Archeologists in Israel have discovered a 3,300 year old cult complex at the archeological site Tel Burna and their find offers hints on cultic ceremonies observed by worshippers thousands of years ago.

Although the cult complex has not yet been fully excavated, archeologists already have an idea of its massive size because the courtyard already measures 52 by 52 feet.

Finds recovered inside the complex included three connected cups, jars that are nearly of the same size as a person, fragments of face masks and burnt bones of animals that suggest the holding of sacrificial rituals.

Archeologists said it is not yet clear which god was worshipped at the cult complex but noted of the possibility that worshippers of the place had Baal, a Canaanite storm god, as their deity. Another deity that may have also been worshipped at the place was Anat, an ancient war goddess.

Ariel University professor Itzhaq Shai said that the letters of Ugarit, an ancient site in what is now Syria, indicates that Baal would have been the most likely deity of the place.

Among the items found in the ancient complex were fragments of two burna masks that were apparently designed to be worn although the archeologists have difficulty identifying what the masks were exactly depicting. Shai said that masks were generally used in cultic processions and ceremonies.

The archeologists also found sunken large storage jars known as "pithoi," some of which were nearly as big as a person and have smaller vessels inside of them. The designs of two of these vessels indicate that they have come from Cyprus.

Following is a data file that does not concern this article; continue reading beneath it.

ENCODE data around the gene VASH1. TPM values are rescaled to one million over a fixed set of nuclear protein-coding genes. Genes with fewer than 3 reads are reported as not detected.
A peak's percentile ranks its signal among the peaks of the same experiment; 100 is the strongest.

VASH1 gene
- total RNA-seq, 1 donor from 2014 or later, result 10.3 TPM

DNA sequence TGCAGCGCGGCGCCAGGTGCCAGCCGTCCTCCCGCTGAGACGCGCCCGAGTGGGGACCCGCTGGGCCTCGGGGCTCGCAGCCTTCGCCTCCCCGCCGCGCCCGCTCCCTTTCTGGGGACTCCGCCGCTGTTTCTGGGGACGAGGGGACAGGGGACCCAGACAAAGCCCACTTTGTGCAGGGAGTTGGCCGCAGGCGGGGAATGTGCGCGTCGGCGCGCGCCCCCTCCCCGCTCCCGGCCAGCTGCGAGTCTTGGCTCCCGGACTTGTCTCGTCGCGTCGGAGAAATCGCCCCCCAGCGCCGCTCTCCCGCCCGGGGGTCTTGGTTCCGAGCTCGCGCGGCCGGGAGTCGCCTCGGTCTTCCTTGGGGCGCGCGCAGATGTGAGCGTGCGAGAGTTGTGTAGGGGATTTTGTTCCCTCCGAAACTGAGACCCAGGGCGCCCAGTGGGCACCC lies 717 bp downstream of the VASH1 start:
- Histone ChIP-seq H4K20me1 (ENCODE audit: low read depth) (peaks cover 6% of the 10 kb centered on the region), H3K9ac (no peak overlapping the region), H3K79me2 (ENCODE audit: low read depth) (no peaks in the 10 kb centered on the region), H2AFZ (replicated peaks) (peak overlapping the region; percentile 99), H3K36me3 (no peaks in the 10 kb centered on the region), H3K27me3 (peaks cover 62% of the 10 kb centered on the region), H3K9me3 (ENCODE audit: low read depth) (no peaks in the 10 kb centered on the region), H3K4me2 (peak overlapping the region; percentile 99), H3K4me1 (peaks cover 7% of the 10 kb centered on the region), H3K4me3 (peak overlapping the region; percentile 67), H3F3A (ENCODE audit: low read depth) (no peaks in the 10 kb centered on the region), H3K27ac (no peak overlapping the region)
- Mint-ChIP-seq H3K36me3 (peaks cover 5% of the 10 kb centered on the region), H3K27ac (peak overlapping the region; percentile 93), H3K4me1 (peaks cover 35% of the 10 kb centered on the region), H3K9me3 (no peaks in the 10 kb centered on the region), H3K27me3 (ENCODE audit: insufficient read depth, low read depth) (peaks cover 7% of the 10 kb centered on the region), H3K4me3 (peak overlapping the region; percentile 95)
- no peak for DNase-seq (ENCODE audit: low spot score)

Three connected cups found in the complex were also believed to have been imported from Cyprus although their use still remains a mystery.

Other finds included chalices, goblets, broken figurines of what appears to be a figure that is partly human and partly animal, a cylinder-shaped seal and an artifact that has an inscription of an Egyptian hieroglyphic.

Further analysis of the discovered items are still needed but the researchers said that the recovered artifacts already offer hints on some of the activities that took place in the complex thousands of years ago.

The goblets and large amount of animal bones, for instance, indicate the occurrence of feasts. Burnt animal bones also suggest there were sacrificial activities performed in the complex.

The pithoi vessels, on the other hand, indicate that tithes were collected. They may have also been used as storage for food meant for later use in cultic activities. As for the masks, they suggest the occurrence of ceremonial processions possibly before or after a feast.

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